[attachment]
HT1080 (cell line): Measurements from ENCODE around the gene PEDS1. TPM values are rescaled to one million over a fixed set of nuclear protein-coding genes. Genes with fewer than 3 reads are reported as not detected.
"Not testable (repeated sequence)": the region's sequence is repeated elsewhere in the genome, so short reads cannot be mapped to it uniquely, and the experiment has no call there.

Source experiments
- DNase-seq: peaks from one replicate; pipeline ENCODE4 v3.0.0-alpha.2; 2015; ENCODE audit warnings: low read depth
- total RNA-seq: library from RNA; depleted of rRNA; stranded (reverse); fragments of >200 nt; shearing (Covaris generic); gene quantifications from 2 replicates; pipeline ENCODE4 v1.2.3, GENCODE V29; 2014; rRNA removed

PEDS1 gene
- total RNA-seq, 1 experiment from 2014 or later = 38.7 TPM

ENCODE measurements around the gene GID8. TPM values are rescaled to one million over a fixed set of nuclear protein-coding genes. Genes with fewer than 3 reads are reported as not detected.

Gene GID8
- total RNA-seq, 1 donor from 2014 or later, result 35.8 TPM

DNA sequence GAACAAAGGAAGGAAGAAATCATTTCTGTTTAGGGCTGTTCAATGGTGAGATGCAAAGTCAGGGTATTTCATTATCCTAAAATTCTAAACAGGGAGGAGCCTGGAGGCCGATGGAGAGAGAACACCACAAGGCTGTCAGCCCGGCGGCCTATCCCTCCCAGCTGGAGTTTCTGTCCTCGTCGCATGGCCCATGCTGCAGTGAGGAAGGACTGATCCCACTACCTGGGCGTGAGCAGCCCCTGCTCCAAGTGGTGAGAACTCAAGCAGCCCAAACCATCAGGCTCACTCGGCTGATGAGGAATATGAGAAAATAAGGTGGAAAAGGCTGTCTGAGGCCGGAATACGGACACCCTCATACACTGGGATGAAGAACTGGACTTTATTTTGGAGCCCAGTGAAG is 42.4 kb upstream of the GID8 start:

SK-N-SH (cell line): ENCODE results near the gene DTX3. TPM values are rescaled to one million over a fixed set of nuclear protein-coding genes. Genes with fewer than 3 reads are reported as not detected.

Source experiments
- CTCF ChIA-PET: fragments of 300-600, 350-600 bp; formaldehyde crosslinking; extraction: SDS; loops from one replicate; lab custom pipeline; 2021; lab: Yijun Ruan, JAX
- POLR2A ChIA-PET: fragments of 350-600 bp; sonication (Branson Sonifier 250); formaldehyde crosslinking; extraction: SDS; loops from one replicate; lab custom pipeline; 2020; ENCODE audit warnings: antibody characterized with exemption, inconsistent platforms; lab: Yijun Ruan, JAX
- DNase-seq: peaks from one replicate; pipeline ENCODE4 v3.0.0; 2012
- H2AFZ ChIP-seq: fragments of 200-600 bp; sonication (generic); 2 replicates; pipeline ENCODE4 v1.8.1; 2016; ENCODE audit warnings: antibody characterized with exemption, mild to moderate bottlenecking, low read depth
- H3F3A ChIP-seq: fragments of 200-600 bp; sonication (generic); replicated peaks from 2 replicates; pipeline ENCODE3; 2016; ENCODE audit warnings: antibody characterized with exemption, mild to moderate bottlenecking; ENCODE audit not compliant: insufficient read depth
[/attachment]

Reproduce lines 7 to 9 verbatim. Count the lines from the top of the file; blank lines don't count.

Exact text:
- total RNA-seq, 1 experiment from 2014 or later = 38.7 TPM

ENCODE measurements around the gene GID8. TPM values are rescaled to one million over a fixed set of nuclear protein-coding genes. Genes with fewer than 3 reads are reported as not detected.

Gene GID8